In the heyday of the old Soviet regime, Gosplan was the agency that managed the entire economy. Since Gosplan couldn’t evaluate the performance of a firm by looking at its balance sheet—Communism wasn’t about profits—it measured physical output instead. The results were predictable. The manager of the glassworks made very, very thin glass indeed because he was rewarded for putting out the most square meters of windowpane. The same mechanism guaranteed that steel beams would be immensely heavy in order to increase the total number of tons produced by a plant. Unfortunately, similar idiocies can and do occur in capitalist economies. An example:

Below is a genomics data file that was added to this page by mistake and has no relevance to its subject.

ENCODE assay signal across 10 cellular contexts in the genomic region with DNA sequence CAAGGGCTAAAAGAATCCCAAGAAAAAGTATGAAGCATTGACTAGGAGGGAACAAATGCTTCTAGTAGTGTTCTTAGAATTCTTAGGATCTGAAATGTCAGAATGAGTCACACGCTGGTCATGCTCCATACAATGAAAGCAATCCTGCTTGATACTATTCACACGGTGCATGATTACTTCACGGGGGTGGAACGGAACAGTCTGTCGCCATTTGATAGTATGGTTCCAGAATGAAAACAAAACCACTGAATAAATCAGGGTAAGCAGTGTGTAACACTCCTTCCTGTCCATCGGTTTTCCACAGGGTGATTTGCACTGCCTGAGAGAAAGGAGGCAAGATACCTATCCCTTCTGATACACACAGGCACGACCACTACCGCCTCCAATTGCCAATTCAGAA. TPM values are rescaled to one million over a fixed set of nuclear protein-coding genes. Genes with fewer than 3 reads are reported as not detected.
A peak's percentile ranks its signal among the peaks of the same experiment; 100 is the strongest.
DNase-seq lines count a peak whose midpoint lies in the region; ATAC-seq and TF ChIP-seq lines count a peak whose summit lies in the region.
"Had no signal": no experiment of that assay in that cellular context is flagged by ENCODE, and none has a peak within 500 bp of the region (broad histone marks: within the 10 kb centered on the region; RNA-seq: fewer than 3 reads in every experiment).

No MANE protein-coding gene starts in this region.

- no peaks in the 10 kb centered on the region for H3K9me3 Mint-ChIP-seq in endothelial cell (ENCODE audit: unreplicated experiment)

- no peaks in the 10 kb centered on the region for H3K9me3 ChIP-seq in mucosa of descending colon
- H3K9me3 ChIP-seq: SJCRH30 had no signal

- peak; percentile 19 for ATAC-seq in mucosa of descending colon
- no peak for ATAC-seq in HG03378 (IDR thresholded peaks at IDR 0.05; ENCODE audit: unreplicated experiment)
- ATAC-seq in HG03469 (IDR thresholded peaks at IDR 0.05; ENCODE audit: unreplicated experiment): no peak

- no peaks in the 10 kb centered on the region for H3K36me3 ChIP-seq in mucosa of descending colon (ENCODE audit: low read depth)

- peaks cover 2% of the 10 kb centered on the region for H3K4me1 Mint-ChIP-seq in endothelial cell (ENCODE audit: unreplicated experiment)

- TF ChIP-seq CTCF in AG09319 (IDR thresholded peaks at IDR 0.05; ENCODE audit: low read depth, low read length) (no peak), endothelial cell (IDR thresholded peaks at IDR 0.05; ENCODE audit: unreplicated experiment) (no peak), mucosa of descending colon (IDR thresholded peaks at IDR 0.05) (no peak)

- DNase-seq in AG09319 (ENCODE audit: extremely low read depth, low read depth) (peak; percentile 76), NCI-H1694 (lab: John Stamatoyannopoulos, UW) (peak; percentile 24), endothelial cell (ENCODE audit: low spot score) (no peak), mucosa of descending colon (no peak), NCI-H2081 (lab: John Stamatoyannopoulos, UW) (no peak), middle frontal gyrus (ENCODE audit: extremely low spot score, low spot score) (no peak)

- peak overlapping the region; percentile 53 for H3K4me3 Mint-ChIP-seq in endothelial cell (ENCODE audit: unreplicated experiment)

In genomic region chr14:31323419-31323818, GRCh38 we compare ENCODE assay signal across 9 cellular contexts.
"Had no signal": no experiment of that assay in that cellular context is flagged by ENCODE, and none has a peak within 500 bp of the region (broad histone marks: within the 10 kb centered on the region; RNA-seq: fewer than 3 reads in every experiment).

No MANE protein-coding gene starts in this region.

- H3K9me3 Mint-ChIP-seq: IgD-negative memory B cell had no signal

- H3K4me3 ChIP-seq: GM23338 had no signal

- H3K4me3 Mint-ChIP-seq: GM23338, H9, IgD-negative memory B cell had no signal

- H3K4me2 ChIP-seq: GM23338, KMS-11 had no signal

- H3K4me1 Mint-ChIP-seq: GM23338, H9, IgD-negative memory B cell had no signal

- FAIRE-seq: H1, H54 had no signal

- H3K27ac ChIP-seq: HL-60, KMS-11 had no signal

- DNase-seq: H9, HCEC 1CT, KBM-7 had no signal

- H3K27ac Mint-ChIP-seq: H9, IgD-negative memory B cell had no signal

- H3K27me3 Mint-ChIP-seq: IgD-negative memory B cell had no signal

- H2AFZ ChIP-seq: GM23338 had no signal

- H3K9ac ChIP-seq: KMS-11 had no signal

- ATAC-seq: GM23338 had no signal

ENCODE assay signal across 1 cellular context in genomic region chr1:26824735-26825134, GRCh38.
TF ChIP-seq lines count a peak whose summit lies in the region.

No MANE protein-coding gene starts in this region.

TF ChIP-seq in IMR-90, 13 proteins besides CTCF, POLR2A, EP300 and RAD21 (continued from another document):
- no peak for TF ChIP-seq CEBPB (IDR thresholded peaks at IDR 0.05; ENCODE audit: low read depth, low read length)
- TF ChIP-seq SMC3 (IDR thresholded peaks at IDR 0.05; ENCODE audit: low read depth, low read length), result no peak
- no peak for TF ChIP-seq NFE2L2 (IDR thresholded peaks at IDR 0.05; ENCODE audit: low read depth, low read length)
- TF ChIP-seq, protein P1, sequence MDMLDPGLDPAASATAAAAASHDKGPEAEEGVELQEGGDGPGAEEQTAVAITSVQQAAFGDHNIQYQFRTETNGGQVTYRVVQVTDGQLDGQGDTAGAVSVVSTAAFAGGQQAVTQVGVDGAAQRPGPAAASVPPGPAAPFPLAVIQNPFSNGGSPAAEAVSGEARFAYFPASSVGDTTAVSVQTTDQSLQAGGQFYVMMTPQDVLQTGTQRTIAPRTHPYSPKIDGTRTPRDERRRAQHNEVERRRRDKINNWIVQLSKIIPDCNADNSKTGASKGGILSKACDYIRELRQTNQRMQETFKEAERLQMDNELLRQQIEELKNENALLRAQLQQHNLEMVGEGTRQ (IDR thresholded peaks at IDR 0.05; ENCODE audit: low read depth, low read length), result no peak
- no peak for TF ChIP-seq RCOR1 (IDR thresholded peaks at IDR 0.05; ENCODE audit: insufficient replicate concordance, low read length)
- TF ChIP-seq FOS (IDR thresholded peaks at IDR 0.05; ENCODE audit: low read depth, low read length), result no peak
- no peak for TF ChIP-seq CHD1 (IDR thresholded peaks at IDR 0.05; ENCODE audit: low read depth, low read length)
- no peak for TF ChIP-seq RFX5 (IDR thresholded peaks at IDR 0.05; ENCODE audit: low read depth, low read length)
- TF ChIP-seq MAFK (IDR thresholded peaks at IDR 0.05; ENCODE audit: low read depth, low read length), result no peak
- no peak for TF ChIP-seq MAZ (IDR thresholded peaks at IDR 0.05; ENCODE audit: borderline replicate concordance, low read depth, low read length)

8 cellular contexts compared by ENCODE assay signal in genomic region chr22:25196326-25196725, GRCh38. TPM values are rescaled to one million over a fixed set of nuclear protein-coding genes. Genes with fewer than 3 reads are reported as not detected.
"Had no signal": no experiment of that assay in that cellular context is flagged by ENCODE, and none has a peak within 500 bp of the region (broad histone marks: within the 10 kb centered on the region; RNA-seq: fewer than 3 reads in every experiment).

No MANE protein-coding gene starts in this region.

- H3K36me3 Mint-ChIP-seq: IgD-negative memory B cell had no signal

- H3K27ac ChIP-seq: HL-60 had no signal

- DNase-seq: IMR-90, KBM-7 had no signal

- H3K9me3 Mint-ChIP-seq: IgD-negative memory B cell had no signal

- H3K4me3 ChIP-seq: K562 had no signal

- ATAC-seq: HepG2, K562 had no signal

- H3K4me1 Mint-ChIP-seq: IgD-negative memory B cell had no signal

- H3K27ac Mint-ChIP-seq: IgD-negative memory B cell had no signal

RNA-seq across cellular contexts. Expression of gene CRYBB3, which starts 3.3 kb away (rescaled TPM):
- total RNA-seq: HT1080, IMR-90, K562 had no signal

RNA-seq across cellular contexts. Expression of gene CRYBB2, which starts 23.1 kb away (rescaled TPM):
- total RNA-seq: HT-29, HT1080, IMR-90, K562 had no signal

American drug companies spend an enormous amount of money developing new drugs in order to increase their profits. Because their priorities are set by the market and the market reflects the buying power of people with money, this way of organizing things ensures that baldness will be a more attractive target for research dollars than, say, multi-drug resistant tuberculosis. Even ignoring this obvious fact, however, and focusing on the response to any given disease, the current system automatically misallocates research money because a huge proportion of research is conducted to match existing and effective drugs with related equivalents that aren’t covered by the same patent. Of course, the variants may be somewhat better than the originals or at least have more amusing side effects; but most of the time they are only sought as a way of making money to make money. The President of Pfizer is gaming the system no less than the commissars who ran the steel mills of Magnitogorsk. Because we’re a much wealthier nation than the USSR ever was, we’ve been able to tolerate this and many other built in inefficiencies with less obvious strain. That may be changing. After all, the Soviets were also able to compete globally for many decades with an economy distorted by ideology; eventually they paid the price.